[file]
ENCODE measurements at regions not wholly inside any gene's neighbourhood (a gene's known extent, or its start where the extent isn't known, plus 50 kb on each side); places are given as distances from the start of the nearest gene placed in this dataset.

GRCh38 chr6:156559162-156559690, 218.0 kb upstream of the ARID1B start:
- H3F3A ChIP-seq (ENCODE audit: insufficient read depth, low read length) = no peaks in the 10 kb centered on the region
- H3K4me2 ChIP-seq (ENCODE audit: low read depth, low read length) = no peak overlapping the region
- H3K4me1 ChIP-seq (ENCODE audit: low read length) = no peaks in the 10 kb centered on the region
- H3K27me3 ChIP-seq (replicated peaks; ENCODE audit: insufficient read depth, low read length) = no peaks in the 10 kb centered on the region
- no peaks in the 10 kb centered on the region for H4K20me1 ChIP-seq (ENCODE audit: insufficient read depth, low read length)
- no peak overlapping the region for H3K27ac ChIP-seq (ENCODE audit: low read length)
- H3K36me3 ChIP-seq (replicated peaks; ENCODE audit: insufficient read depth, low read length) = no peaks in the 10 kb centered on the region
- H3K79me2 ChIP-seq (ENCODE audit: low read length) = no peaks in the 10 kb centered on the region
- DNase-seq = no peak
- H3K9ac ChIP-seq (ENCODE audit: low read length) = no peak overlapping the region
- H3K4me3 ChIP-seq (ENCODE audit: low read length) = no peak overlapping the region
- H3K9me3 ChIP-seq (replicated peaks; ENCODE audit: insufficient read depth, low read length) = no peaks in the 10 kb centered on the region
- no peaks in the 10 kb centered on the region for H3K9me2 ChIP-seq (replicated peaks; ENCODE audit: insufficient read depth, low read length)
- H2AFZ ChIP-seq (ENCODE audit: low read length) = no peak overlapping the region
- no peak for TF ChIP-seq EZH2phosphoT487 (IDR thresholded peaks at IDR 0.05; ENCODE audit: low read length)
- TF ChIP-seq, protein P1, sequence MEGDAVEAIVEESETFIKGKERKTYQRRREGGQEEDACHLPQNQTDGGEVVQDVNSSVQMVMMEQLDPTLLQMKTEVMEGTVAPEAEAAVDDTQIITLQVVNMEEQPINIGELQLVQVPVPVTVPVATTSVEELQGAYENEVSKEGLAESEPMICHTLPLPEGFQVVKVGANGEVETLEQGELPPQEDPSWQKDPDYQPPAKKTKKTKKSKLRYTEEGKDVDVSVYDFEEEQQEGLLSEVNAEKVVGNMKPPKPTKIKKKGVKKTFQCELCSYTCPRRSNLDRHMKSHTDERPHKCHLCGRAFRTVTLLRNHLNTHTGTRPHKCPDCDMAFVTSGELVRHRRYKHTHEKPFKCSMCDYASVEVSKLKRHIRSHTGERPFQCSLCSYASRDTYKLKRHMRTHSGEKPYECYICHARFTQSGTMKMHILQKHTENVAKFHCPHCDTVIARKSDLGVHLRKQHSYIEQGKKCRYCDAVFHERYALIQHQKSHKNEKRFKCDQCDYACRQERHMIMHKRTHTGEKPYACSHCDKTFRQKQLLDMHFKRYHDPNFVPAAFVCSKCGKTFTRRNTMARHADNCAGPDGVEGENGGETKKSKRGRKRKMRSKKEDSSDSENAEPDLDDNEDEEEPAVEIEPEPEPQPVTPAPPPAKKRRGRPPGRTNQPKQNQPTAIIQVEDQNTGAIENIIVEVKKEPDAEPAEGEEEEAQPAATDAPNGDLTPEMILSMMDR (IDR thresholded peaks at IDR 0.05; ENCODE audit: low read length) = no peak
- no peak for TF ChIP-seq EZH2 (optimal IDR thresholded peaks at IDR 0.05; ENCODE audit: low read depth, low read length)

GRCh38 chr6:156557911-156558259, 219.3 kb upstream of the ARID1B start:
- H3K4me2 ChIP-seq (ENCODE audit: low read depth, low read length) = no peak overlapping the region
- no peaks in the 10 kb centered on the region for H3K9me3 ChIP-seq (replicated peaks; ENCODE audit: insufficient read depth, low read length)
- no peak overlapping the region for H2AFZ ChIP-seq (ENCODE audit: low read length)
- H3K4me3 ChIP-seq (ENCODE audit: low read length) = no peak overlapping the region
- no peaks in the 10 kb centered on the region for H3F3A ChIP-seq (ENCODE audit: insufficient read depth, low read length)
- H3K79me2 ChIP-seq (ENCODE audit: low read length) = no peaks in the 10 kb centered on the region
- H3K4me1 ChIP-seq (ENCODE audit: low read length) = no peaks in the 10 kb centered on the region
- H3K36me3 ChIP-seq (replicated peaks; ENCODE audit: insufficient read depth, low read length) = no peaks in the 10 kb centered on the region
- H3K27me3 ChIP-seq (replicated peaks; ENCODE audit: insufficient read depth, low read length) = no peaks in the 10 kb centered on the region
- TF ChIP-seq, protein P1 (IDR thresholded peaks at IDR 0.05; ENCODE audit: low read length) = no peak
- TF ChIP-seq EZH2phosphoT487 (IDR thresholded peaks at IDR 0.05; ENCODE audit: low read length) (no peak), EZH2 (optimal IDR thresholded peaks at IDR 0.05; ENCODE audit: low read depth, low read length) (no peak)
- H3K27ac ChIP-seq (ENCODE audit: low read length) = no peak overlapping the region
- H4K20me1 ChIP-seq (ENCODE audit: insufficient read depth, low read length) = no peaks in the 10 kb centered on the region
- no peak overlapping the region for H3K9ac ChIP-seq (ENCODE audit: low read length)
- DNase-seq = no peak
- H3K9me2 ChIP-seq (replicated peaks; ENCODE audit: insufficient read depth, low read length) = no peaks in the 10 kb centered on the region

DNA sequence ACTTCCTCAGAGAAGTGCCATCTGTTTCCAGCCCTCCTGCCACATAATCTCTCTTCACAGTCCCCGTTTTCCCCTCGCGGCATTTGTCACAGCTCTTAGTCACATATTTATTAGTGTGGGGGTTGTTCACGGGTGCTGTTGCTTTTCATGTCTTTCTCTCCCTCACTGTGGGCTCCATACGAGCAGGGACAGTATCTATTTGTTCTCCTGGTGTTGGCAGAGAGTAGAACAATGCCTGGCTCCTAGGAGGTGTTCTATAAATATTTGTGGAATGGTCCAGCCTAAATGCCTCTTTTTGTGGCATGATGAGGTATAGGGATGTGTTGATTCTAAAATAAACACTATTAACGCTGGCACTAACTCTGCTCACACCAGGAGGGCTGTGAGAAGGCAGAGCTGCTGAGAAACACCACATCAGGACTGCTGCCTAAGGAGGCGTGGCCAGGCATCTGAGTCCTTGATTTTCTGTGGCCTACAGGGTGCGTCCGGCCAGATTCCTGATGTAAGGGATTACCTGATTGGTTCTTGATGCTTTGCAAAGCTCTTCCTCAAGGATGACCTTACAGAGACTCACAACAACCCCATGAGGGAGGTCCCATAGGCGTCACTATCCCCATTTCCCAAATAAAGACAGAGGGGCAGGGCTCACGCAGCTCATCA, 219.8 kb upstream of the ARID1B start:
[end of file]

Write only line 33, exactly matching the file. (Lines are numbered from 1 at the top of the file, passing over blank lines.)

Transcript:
- H4K20me1 ChIP-seq (ENCODE audit: insufficient read depth, low read length) = no peaks in the 10 kb centered on the region